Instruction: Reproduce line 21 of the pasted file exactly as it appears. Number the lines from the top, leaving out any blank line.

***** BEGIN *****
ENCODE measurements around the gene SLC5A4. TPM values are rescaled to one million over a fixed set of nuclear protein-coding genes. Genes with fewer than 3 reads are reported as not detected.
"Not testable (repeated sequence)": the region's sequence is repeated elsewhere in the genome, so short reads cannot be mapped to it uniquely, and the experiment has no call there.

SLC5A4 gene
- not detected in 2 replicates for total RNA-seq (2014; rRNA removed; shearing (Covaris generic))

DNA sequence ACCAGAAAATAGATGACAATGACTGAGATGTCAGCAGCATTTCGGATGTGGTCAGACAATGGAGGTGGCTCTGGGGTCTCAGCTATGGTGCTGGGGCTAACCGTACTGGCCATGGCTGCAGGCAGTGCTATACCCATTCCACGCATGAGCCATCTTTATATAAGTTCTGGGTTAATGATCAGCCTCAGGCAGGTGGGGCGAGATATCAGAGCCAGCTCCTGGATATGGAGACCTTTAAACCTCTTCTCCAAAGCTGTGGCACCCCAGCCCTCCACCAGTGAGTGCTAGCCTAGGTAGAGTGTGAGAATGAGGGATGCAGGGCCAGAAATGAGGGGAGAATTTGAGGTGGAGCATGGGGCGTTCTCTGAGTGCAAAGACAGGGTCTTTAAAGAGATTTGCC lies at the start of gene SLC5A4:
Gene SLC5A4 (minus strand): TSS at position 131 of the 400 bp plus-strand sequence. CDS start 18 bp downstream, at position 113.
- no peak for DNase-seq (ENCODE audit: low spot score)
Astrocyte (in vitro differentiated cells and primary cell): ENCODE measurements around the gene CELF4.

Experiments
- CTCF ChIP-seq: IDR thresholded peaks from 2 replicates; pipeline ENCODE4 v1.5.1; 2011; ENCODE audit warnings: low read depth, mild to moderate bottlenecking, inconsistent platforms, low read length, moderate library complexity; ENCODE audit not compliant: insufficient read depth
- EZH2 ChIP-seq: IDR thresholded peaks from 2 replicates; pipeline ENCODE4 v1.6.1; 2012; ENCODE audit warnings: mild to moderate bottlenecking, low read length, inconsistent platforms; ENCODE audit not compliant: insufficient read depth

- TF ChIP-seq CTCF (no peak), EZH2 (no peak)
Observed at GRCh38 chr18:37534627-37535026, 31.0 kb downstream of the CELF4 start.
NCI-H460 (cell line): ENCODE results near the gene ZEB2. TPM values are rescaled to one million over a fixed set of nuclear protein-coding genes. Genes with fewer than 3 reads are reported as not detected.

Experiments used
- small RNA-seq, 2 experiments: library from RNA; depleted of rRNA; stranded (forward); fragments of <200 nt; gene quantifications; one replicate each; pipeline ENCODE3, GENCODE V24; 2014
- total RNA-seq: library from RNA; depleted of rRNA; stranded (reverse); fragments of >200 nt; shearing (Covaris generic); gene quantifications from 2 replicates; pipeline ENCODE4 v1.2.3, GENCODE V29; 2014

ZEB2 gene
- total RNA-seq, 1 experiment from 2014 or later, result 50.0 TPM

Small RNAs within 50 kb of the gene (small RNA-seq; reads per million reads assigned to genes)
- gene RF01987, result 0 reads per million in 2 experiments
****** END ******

- gene RF01987, result 0 reads per million in 2 experiments